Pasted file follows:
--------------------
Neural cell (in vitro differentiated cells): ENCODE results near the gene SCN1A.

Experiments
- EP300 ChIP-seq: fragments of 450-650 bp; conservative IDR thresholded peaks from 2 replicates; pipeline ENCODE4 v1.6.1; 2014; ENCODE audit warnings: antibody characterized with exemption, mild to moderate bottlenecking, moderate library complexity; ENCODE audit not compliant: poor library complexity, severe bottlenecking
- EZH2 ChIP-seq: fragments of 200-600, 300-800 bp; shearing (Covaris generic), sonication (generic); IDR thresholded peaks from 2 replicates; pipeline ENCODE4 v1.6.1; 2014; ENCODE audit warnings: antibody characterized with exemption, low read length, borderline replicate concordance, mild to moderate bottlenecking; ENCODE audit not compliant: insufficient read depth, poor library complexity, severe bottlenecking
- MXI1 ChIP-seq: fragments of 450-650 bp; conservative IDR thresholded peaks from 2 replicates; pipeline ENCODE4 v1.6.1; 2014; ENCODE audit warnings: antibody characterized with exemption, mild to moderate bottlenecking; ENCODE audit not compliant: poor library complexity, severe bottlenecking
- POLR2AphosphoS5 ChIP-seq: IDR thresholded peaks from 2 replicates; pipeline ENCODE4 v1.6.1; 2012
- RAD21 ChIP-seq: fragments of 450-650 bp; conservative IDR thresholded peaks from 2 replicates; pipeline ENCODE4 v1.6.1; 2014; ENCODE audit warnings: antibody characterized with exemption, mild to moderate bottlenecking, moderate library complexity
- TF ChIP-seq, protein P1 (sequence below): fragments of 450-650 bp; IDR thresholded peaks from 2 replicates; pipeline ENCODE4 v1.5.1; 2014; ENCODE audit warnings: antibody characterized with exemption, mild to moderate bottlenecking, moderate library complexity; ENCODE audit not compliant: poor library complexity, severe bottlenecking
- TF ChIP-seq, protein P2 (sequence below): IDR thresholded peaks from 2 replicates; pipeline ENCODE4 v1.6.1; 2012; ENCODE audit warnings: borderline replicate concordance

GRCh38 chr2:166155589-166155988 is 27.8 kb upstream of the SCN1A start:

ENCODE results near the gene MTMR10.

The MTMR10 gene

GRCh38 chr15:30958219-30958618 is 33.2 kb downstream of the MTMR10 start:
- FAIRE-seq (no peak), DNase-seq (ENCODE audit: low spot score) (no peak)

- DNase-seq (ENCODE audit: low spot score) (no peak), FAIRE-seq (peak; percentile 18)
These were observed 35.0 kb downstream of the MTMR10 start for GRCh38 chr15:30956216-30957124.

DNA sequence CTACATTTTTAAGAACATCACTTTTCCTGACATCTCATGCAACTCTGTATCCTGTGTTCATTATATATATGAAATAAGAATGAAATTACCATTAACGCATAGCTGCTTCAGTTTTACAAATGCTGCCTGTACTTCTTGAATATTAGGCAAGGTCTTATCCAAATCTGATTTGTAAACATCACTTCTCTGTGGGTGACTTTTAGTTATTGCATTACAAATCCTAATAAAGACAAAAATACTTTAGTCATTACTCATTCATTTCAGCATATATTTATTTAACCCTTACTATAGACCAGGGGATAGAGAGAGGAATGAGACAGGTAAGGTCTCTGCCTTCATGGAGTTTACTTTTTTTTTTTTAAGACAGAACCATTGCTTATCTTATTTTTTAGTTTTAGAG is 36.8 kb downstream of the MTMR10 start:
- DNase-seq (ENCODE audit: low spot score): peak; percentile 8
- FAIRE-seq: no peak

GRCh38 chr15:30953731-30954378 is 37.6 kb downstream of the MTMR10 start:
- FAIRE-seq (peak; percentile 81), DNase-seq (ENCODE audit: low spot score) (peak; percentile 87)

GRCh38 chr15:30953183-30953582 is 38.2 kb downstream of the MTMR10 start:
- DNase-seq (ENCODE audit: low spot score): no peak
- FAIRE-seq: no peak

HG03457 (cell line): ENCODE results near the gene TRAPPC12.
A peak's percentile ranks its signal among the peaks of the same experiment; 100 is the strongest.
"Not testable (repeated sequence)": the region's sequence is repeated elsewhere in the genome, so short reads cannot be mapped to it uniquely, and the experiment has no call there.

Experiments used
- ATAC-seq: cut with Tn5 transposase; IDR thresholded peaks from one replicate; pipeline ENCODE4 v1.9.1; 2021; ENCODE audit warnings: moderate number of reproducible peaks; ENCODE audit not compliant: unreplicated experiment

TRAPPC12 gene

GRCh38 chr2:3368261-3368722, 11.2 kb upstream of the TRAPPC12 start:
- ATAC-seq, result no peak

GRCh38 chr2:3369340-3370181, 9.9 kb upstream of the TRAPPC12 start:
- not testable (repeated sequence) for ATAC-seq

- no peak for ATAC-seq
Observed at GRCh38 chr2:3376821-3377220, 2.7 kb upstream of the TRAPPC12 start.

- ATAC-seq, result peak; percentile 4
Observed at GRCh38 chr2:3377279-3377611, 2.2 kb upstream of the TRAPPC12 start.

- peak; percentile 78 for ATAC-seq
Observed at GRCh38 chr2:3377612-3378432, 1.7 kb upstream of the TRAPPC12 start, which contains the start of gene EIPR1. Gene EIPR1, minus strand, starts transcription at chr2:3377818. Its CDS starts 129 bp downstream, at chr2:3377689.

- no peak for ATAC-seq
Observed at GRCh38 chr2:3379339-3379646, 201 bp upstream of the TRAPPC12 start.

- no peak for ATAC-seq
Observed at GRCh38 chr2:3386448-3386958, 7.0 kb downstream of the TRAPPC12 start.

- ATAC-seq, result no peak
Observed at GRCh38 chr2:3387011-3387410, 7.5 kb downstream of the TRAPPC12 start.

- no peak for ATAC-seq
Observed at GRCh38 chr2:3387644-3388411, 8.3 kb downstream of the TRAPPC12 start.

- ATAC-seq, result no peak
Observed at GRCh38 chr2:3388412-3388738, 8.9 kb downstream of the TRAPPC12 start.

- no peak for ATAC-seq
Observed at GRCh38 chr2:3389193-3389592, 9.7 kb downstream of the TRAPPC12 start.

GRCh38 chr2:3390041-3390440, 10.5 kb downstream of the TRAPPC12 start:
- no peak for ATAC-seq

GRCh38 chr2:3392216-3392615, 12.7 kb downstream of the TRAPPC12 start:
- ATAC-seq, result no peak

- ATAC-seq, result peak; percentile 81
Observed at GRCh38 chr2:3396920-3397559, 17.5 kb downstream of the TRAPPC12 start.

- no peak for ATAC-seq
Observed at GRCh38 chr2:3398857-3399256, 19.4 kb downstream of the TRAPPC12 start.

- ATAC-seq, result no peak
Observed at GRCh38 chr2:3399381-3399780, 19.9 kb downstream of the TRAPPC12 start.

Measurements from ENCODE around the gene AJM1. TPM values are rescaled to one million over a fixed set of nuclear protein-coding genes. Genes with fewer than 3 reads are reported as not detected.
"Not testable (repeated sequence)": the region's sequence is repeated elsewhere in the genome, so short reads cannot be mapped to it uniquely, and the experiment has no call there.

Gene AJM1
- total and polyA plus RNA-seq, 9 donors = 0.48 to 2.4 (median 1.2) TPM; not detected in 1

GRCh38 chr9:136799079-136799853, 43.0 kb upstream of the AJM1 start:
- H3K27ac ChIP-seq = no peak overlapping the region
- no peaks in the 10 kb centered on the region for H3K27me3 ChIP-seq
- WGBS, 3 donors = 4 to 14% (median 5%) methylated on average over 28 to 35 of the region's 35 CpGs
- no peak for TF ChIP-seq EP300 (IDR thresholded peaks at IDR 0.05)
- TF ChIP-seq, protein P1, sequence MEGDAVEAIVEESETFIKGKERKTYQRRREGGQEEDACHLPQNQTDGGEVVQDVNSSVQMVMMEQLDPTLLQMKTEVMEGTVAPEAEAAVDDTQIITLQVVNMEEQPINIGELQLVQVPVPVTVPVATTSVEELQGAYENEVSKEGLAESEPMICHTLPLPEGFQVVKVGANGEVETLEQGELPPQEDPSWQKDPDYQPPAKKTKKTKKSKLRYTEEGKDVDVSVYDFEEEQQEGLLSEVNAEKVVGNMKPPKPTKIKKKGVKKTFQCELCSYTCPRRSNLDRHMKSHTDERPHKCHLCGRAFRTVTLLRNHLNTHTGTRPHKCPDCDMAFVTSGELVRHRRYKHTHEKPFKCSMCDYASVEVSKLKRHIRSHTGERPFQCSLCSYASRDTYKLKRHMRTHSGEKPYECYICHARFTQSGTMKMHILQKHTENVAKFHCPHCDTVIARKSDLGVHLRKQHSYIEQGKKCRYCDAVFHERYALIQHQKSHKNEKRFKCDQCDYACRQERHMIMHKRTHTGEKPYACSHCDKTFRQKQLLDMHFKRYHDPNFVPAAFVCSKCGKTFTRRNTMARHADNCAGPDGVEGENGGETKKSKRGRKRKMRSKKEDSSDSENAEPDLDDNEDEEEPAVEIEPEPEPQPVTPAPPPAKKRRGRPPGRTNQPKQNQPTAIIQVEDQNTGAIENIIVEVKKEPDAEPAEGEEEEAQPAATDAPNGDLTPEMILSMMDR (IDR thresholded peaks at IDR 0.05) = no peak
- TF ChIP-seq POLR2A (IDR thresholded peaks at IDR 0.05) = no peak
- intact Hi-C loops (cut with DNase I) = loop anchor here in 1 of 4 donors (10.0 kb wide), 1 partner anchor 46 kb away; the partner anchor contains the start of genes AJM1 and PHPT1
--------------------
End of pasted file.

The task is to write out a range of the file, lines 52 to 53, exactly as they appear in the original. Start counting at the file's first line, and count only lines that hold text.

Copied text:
Observed at GRCh38 chr2:3389193-3389592, 9.7 kb downstream of the TRAPPC12 start.

GRCh38 chr2:3390041-3390440, 10.5 kb downstream of the TRAPPC12 start: